Contact: Rebecca Andersen
The Optical Society

Public Release: 17-Mar-2016
Calcium controls sleep duration in mice
University of Tokyo and RIKEN researchers have identified seven genes responsible for causing mice to stay awake or fall asleep based on a theoretical model of sleep and on experiments using 21 different genetically modified mice, some of which showed different sleep durations. Researchers hope that their research will contribute to the understanding and treatment of sleep disorders and associated neurodegenerative diseases.

Contact: Hiroki Ueda
University of Tokyo

Public Release: 11-Mar-2016
Citizen science project draws up the first oral microbiome map for the youth
In the year following its launch, this project has brought bioinformatics closer to society, and highlighted the importance of the microbiome, with the participation of over 4,000 individuals. The results of the scientific study have revealed an initial oral microbiome map of young people, pointing to significant differences according to their geographic location, dietary or lifestyle factors, such as smoking or owning a pet.
la Caixa Bank Foundation, Severo Ochoa Programme of Excellence, Spanish Ministry of Economy and Competitiveness

Contact: Laia Cendros
Center for Genomic Regulation

Public Release: 11-Mar-2016
Science Advances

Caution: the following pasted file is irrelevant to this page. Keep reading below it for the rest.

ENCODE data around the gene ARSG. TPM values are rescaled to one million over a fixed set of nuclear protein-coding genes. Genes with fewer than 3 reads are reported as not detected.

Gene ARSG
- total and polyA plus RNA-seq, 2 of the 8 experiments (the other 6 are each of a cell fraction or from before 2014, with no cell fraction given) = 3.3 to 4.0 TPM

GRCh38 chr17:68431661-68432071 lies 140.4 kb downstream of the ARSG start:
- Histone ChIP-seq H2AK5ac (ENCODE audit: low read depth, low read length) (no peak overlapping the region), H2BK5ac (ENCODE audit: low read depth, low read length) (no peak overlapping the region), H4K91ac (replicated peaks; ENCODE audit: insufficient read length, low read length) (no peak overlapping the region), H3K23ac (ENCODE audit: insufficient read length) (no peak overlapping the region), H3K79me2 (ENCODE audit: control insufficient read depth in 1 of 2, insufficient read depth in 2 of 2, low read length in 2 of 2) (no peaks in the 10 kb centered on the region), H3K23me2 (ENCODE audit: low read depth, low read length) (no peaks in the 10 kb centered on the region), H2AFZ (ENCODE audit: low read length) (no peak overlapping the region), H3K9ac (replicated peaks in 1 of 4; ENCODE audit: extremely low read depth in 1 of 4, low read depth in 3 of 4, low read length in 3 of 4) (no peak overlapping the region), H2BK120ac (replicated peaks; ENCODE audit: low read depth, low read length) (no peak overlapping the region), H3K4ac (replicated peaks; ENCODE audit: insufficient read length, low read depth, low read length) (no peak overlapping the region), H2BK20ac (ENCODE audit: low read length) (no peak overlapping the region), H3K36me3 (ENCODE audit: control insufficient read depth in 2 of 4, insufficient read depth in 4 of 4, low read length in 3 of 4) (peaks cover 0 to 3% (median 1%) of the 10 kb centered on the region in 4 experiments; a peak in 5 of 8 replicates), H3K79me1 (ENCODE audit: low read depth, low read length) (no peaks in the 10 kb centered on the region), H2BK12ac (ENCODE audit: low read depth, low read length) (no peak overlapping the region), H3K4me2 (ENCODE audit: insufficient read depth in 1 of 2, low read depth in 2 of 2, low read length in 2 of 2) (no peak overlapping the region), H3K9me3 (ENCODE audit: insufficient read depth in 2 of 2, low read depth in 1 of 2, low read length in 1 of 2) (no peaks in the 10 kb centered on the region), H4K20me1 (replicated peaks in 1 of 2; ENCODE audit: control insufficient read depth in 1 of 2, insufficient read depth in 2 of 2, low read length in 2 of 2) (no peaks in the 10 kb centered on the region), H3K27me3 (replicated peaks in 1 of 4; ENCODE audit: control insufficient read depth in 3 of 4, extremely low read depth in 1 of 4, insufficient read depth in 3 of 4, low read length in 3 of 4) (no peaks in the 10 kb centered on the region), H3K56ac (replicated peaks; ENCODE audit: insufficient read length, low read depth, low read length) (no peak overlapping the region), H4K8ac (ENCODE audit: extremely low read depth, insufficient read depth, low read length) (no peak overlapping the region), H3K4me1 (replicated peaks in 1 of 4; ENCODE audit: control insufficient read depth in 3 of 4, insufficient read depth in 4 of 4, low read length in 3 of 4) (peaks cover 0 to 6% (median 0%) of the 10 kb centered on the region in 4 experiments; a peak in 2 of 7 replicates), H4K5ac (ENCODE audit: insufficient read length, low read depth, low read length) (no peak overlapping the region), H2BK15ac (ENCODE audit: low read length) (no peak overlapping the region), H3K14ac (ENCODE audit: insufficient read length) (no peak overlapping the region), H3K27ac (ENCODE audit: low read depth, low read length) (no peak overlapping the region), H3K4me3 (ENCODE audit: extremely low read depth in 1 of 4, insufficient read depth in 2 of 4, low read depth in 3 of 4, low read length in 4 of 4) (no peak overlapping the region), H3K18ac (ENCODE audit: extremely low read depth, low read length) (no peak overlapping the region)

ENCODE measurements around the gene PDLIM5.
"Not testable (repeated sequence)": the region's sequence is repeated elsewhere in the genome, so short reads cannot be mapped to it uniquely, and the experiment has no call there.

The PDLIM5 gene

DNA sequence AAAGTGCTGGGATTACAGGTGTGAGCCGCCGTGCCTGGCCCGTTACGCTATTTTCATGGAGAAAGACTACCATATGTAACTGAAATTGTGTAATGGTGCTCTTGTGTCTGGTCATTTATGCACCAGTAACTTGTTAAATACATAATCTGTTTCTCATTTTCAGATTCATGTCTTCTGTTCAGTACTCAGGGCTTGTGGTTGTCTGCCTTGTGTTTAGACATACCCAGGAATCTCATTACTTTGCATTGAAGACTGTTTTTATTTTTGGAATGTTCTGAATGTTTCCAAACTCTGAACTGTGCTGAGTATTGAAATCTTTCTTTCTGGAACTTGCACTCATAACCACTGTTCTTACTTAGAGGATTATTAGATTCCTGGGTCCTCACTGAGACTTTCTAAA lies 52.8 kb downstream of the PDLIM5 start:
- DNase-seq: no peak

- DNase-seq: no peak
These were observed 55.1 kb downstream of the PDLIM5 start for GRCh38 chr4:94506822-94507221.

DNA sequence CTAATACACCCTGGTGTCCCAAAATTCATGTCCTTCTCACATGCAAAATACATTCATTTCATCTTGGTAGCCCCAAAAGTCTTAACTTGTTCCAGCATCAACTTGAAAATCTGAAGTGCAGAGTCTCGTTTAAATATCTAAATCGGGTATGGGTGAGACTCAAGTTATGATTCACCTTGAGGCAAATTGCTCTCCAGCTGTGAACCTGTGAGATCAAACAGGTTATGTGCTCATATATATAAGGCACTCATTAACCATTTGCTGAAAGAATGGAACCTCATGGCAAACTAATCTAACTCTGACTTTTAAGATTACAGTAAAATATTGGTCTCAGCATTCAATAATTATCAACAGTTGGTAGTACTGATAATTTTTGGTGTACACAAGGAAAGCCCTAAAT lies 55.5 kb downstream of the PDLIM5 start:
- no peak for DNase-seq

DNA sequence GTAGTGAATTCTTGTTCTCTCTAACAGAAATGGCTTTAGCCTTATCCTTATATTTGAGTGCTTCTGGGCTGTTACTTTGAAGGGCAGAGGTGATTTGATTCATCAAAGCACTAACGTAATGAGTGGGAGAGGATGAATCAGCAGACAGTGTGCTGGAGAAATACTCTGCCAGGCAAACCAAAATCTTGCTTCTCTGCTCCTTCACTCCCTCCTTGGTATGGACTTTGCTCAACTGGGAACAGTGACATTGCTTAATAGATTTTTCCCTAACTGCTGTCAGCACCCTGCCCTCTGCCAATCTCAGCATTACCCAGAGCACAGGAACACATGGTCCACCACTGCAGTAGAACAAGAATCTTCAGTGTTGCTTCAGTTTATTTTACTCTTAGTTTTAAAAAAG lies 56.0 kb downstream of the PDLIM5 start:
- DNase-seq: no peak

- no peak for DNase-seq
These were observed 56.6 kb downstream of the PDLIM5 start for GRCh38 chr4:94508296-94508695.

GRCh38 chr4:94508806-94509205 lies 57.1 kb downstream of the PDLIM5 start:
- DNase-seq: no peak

Quality control for genetic sequencing
Genetic sequencing is in widespread use today, but until now has not been accurate enough to identify an antibody immune response. Now, thanks to a new control system based on genetic barcodes, the technique is far more reliable -- and ready for use in the development of vaccines and antibody drugs.

Contact: Dr. Sai Reddy
ETH Zurich

Public Release: 10-Mar-2016
Genome Biology and Evolution
Dramatically dynamic genomic evolution of a mighty mite
Sequencing and comparative analysis of the genome of the Western Orchard predatory mite has revealed intriguingly-extreme genomic evolutionary dynamics through an international research effort co-led by scientists from the University of Geneva and the SIB Swiss Institute of Bioinformatics.

Contact: Robert M. Waterhouse
Swiss Institute of Bioinformatics

Public Release: 10-Mar-2016
BMC Bioinformatics
Scientists developed a robust method for analysis of intestinal bacteria
A research group from Russia have proposed a new method for the comparison of microbiota (bacteria living in and on human body; metagenome) DNA sequences. The method makes it possible to more effectively and quickly solve the task of comparing samples and can be easily embedded in the data-analysis process of any metagenome study. The developed technique allows to investigate differences between bacterial communities in our organisms more efficient and accurate.

Contact: Valerii Roizen
Moscow Institute of Physics and Technology

Public Release: 10-Mar-2016
Nature Methods
Tracking the social networks of genes disrupted in complex diseases
Your personal risk of developing complex diseases such as diabetes, depression or cancer is influenced in part by genetic variants, that is, letters in your DNA sequence that differ between people. These variants disrupt networks of interacting genes in different tissues of your body, two studies published in Nature Methods and PLOS Computational Biology found.

Contact: Daniel Marbach
Swiss Institute of Bioinformatics

Public Release: 9-Mar-2016
PLOS Computational Biology
'Big data' drills down into metabolic details
Rice University bioengineers have introduced a fast computational method to model tissue-specific metabolic pathways that may help find new therapeutic targets for cancer and other diseases.
National Science Foundation

Contact: David Ruth
Rice University

Public Release: 9-Mar-2016
Nature Genetics